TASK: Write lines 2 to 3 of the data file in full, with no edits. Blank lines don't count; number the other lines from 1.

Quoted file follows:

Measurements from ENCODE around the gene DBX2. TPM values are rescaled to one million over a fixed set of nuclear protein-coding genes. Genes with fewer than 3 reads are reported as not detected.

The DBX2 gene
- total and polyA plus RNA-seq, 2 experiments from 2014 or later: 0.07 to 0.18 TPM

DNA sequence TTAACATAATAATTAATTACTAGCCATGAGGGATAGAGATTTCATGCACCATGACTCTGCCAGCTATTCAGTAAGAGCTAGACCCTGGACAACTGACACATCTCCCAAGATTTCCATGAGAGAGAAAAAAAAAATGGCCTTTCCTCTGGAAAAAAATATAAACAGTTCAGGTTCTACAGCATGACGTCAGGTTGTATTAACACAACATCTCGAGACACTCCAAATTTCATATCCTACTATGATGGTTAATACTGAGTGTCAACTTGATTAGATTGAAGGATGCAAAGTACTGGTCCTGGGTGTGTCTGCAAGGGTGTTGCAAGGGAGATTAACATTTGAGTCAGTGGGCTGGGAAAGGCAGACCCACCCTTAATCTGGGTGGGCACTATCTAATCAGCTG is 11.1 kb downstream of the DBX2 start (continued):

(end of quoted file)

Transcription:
The DBX2 gene
- total and polyA plus RNA-seq, 2 experiments from 2014 or later: 0.07 to 0.18 TPM